Hommage à Alfred Cortot
Richard WAGNER (1813-1883)
La Mort d'Isolde, S.447 (arr. Liszt) [6:28]
Franz LISZT (1811-1886)
Deux Légendes, S.175[18:52]
Giuseppe VERDI (1813-1901)
Miserere, S.433 (arr. Liszt) [9:26]
Frédéric CHOPIN (1810-1849)
Piano sonata no.3 in B minor, op.58 [26:44]
Florence Delaage (piano)
rec. Temple St Michel, Paris, 15 June 2012.
CALLIOPE CAL1316 [63:10]
To mark the fiftieth anniversary in 2012 of the death of the
legendary pianist Alfred Cortot (1877-1962), French pianist Florence Delaage
gave a recital in Paris. This was recorded and issued on this CD.
Incredibly, given the time differential, Delaage was a pupil of Cortot's for
the last five years of his life, having impressed him in concert at the age
of seventeen. Cortot famously described her as the daughter he had never
had. He bequeathed his two pianos to her: she can be heard playing some of
Cortot's favourite music on one of them on a brace of recent recordings for
Calliope's parent label Indésens (INDE 020, 031).
Delaage is pictured on the front cover as Cortot would have known
her; on the back cover, as she is now, half a century on. In her seventies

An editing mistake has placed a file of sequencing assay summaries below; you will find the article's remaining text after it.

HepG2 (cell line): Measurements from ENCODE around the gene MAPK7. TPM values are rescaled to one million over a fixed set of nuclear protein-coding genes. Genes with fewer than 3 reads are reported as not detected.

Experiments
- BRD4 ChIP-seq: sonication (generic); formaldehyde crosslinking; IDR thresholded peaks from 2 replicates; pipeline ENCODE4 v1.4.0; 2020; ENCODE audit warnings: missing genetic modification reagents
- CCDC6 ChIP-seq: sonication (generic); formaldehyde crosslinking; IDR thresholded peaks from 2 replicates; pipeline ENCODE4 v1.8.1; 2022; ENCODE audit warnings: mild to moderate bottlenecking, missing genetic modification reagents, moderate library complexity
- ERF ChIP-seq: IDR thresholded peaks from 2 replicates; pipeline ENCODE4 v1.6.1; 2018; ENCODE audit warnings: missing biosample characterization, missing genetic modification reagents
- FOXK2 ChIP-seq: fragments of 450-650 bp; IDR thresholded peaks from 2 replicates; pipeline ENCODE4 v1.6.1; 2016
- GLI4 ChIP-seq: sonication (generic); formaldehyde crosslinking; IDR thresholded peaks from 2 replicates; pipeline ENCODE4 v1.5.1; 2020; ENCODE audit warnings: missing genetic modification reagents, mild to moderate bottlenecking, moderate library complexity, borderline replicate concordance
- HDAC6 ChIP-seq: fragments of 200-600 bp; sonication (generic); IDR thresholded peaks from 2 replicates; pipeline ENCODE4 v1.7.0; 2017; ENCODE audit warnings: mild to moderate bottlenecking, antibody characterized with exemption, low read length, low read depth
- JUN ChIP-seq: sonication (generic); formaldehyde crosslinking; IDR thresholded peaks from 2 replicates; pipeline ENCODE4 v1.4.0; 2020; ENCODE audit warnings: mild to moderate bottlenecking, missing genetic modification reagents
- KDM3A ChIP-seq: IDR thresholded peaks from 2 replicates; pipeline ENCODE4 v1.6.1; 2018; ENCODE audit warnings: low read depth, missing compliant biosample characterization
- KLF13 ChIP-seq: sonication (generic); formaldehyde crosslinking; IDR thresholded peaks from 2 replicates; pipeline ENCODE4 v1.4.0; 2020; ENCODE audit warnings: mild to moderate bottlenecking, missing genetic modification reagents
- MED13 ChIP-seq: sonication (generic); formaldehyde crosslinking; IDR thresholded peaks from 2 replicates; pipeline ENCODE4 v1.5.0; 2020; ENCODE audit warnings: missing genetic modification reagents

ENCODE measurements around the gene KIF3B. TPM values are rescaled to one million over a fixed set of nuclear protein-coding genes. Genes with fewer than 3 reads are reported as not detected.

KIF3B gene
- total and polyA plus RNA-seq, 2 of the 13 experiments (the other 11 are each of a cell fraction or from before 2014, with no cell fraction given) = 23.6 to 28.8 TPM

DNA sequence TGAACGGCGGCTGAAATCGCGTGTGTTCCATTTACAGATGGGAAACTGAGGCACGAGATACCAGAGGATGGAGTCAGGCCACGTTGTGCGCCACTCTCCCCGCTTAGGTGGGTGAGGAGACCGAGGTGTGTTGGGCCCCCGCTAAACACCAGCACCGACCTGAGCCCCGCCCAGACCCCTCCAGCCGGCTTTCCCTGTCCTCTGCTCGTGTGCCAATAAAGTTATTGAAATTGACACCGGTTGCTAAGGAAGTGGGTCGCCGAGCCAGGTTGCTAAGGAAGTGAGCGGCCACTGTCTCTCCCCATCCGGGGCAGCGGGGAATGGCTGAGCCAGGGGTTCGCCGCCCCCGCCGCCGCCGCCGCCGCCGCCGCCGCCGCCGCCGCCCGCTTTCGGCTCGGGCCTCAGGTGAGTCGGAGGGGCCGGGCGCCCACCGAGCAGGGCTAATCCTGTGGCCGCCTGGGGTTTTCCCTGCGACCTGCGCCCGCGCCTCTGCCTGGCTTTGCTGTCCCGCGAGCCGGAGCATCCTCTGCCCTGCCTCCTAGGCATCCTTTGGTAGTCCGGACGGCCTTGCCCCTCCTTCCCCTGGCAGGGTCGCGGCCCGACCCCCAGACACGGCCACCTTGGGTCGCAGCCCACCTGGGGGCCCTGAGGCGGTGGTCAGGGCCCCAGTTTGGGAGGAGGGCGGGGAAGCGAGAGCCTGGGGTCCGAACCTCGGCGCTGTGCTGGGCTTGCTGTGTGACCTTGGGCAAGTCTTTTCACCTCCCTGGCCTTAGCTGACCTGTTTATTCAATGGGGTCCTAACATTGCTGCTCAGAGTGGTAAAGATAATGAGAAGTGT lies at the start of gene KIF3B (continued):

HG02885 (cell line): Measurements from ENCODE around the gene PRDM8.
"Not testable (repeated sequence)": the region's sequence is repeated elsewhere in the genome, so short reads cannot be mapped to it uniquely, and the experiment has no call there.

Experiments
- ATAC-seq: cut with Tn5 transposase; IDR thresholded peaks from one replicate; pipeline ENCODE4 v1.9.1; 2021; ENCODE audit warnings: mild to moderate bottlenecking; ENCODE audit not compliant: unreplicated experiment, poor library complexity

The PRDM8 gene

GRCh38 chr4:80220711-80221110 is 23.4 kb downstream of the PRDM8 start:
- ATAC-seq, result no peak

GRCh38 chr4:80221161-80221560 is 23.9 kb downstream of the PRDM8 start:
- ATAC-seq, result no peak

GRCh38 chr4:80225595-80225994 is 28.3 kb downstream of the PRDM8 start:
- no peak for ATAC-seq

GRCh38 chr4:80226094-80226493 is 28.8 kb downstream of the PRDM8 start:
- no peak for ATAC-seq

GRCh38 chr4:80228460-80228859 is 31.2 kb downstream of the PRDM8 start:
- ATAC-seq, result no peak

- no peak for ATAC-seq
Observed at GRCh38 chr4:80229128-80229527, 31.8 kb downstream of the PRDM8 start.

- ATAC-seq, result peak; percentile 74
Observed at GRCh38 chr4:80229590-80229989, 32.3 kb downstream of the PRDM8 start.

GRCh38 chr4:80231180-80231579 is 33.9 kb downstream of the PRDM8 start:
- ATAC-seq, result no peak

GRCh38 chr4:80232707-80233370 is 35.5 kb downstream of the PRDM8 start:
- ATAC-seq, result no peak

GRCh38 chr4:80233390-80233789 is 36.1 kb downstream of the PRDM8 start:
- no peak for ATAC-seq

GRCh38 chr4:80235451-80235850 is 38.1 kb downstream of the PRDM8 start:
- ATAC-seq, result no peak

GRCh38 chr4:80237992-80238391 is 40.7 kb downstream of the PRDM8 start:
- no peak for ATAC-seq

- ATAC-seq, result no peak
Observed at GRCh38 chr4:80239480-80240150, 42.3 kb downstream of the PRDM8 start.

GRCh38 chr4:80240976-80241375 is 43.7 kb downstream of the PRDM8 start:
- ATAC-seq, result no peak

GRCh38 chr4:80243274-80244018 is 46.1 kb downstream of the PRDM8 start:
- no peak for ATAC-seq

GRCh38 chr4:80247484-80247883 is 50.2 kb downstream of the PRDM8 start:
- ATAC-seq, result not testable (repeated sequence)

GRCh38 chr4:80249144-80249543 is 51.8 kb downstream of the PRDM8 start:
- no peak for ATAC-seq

then, at an age where many might be playing bridge in a retirement home,
Delaage is still tackling the phenomenally demanding music of Franz Liszt,
and doing it with the power and style that would shame some pianists half
At this stage in her career she is not interested in going mano a
with the countless scores of pianists that have recorded Chopin's B
minor Sonata - or any of the Liszt works, for that matter. Her recital,
rather, is a simple tribute to a great teacher, fondly remembered, and one
that should be listened to and understood in that light. Arguably, Cortot's
unique pianism was more about style than superlatives. Delaage, for her
part, does not radiate the same obvious magnetism, but neither does she
emulate her teacher's infamous wrong notes. In fact, for those who like
their Chopin and Liszt with less Sturm und Drang
, Delaage's measured,
thoughtful playing is much more satisfying to listen to.
She can also be heard in excellent sound, not a characteristic
associated with any of Cortot's extant recordings. It is only really through
the applause right at the end of the disc that the listener becomes aware
that this has been a recital captured live.
A paper shortage in France is presumably behind the ultra-dense,
ultra-small, margin-crushing type Calliope have used in their booklet. With
forty-seven lines per 4-inch page, the text is decidedly awkward to read,
but there is much well-written detail to make it worth the effort.
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